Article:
Esper said his announcement of the investigation into leaks came only after he considered all aspects of the Constitution, including the First Amendment which protects a free press.
“I think a free and open press is critical to a free and functioning democracy,” he said.
Lawmakers had varying responses to Esper’s pledge to crack down on leaks. Rep. Don Bacon, R-Neb., was among those who supported the defense secretary’s effort.
“These leaks, I think, undermine our intelligence communities and just undermines the confidence of our citizens in the president, in this case, or … in our intelligence organizations, themselves,” said Bacon, a retired Air Force brigadier general who served in Iraq. “I think it’s imperative we start holding people accountable to the maximum extent the law allows.”
Rep. Seth Moulton, D-Mass., a Marine veteran who also served in Iraq, asked Esper to focus more on supporting his troops than going after selected leakers.
“I don’t think you get to pick and choose which leaks you like,” Moulton said. “Which leaks aren’t damaging versus what is an [operational security] problem. This White House routinely uses leaks to their advantage, but suddenly it’s a problem to their apologists.”
The hearing marked the first appearance by the Pentagon’s top civilian and military officer since early March and was called to discuss the military’s roles in civilian law enforcement efforts across the nation — especially in Washington, D.C. — amid recent civil unrest demanding racial justice and an end to police brutality.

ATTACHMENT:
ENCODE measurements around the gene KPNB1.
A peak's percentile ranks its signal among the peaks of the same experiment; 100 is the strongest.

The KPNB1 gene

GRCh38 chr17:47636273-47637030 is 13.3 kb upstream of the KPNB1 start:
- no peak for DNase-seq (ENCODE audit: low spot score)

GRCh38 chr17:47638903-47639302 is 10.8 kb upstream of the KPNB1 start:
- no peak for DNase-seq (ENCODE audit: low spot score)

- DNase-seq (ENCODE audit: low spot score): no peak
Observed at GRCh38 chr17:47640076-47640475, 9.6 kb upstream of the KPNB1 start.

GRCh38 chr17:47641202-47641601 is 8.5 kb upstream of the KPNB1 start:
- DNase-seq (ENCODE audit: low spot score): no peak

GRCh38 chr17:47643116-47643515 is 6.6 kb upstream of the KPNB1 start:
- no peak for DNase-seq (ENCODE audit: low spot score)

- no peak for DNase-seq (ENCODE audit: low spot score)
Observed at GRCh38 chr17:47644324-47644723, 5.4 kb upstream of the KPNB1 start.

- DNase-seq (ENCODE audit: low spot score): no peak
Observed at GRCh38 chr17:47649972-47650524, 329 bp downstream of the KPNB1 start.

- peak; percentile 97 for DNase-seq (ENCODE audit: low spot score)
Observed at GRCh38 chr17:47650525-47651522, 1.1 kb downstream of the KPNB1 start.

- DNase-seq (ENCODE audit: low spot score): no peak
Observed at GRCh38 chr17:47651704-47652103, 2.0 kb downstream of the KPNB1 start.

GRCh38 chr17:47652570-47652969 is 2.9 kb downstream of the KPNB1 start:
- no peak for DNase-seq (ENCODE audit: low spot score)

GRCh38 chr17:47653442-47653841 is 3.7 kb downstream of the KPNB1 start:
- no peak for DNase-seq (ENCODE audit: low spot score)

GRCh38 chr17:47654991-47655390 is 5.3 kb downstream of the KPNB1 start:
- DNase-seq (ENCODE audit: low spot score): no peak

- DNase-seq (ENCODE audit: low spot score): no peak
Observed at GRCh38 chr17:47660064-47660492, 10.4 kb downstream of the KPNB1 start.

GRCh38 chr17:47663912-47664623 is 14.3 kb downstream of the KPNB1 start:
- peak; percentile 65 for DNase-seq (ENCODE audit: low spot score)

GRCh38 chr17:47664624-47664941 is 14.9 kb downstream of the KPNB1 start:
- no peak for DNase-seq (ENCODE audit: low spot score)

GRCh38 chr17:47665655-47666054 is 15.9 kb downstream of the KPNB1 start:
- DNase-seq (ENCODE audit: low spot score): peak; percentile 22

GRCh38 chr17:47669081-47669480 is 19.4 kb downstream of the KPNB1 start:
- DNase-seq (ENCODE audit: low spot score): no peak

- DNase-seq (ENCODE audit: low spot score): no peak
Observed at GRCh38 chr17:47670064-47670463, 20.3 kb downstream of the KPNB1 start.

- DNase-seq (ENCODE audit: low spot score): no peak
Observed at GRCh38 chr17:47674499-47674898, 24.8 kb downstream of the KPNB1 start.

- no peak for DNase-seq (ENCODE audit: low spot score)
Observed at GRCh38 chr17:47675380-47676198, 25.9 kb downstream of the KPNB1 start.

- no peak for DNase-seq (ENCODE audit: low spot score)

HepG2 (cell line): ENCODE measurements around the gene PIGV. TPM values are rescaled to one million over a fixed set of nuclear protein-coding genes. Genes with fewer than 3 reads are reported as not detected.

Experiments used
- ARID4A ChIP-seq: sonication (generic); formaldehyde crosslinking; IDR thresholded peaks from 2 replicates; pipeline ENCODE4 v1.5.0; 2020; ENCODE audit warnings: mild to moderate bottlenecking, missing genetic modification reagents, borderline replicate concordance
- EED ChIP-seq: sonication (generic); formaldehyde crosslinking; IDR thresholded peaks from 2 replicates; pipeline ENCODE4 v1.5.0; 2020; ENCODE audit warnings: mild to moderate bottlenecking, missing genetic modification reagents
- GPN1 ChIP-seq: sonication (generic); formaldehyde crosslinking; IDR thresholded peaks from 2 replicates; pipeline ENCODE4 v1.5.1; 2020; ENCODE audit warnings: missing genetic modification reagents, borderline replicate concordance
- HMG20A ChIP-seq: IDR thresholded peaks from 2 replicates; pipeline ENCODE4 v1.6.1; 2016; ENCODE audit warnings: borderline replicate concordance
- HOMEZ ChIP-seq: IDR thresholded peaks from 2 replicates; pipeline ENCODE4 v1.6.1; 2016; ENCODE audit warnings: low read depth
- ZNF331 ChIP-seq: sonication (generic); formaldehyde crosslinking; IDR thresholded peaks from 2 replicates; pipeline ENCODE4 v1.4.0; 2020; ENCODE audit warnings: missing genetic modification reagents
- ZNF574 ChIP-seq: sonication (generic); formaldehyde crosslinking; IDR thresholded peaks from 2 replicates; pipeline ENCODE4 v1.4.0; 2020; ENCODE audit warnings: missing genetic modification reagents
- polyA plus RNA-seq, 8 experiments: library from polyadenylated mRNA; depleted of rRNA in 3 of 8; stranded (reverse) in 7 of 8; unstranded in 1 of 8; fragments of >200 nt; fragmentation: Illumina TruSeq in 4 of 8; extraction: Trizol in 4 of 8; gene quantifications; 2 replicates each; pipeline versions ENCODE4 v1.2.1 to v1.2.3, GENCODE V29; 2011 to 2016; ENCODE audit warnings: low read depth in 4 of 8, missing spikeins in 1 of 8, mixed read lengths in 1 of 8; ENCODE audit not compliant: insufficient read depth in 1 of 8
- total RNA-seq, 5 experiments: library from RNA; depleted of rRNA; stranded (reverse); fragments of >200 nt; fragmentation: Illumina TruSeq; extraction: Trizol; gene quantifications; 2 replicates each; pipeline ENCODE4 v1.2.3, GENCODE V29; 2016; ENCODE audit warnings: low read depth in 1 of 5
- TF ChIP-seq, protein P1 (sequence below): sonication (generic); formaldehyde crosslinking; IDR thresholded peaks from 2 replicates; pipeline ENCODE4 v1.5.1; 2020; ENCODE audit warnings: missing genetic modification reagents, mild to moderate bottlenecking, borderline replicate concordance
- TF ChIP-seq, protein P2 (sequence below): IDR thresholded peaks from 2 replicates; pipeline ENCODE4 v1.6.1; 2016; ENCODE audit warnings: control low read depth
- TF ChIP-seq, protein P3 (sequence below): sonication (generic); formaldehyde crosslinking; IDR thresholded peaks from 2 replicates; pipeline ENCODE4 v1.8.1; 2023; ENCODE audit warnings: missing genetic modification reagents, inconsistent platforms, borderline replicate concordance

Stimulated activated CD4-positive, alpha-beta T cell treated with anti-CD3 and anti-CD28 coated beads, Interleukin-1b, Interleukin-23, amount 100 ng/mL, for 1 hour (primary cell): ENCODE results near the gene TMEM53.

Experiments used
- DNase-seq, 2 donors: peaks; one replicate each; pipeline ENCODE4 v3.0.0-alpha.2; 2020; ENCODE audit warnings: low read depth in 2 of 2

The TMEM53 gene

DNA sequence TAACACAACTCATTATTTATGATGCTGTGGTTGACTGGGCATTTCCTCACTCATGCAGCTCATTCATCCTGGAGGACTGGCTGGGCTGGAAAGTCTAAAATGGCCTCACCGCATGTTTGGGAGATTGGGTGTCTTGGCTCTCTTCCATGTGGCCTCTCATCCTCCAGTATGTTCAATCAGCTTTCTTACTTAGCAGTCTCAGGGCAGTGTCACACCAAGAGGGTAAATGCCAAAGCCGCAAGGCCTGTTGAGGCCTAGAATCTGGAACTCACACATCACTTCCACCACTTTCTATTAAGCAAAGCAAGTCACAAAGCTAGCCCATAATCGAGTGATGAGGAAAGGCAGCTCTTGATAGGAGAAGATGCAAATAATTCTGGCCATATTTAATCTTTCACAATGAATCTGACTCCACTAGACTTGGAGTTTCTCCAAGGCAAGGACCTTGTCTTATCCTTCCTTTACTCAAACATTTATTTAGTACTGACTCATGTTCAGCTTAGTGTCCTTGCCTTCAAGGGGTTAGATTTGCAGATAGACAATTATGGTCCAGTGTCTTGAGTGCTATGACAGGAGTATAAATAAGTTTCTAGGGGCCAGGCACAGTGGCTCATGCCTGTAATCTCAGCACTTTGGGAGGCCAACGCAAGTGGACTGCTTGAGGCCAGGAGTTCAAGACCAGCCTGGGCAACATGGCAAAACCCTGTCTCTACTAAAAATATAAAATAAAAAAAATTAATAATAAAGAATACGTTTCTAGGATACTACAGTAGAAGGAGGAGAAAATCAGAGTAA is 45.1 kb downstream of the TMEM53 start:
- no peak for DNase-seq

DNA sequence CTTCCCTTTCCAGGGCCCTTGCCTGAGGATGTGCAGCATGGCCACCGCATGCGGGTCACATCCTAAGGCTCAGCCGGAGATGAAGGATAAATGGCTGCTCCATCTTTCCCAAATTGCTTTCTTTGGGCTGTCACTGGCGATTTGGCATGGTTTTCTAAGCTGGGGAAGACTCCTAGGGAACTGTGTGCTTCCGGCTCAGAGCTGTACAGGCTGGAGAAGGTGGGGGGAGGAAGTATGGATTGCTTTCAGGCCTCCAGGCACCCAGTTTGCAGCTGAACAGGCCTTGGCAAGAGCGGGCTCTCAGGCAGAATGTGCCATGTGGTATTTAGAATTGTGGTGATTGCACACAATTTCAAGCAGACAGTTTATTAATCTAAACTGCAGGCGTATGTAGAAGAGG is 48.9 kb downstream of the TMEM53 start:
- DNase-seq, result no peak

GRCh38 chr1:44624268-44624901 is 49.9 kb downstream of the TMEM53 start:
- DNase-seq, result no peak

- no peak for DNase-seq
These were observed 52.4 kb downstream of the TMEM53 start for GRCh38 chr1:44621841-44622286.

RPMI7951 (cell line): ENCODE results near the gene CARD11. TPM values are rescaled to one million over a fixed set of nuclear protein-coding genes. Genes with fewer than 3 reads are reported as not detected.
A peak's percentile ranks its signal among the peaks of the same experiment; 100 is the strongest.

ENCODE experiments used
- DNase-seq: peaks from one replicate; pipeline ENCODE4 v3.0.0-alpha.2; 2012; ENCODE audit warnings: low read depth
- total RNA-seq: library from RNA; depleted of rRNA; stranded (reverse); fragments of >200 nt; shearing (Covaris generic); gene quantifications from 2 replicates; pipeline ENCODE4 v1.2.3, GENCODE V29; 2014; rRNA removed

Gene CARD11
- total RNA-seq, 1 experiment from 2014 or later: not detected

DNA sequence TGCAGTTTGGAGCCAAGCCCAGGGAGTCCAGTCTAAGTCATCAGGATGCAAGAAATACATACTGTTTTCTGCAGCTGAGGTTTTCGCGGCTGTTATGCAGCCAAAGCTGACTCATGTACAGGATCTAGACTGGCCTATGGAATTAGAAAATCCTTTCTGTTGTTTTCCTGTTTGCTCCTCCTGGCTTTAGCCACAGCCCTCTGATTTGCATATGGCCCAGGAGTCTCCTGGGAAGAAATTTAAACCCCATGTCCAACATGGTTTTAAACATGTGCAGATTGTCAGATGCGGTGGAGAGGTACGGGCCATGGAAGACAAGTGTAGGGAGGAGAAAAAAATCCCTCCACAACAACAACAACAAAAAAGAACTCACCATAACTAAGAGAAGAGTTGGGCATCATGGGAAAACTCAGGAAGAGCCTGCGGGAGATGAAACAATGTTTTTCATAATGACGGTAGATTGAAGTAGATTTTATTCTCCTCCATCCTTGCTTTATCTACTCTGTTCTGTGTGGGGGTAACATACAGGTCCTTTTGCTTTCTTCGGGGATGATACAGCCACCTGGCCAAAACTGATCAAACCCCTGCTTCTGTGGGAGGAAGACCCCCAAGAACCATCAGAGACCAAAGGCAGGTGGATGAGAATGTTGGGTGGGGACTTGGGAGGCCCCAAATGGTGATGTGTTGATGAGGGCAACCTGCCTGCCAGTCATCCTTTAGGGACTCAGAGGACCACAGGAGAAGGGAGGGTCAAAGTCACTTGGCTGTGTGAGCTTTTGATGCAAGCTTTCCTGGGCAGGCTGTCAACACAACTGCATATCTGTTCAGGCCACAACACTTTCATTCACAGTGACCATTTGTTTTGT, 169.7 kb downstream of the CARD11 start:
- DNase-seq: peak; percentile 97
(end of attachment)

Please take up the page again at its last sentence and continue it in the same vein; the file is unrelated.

Rep. Adam Smith, D-Wash., chairman of the House Armed Services Committee, had demanded Esper and Milley appear before the committee to discuss their actions, as more than 40,000 National Guard troops were mobilized nationwide and active-duty troops were positioned just outside Washington to respond, if needed. Those troops never entered the national capital.
On June 1, as protests in the wake of George Floyd’s death at the hands of Minneapolis police one week earlier spread across the country and sometimes grew violent, Trump demanded the nation’s governors active their National Guard troops in force and “dominate” or he would call in active-duty forces. Esper, in the same private phone call with state leaders that quickly leaked to the media, added they needed to “dominate the battlespace” to restore order.
Later that day, Esper and Milley joined Trump on a walk through White House-adjacent Lafayette Square just after mostly peaceful protestors had been forcibly moved by federal law enforcement, who were backed up by D.C. National Guard. That walk and Esper’s participation in a photo opportunity alongside Trump drew the ire of lawmakers, including Smith, who demanded the military must remain apolitical.
On Thursday, Esper and Milley reiterated statements they made in the days and weeks that followed that incident, apologizing for their participation in the walk and vowing to keep the Pentagon out of politics.
In his testimony, Milley told lawmakers that he had advised the deployment of the about 1,700 active-duty troops from Fort Drum, N.Y., and Fort Bragg, N.C., to Washington’s outskirts. He said even as he provided the advice he hoped they would not be needed.
“It was my view then and it remains so now, that local state and federal police, backed up by the National Guard under governors’ control, could and continually can effectively handle the security situation in every case across the country,” Milley said.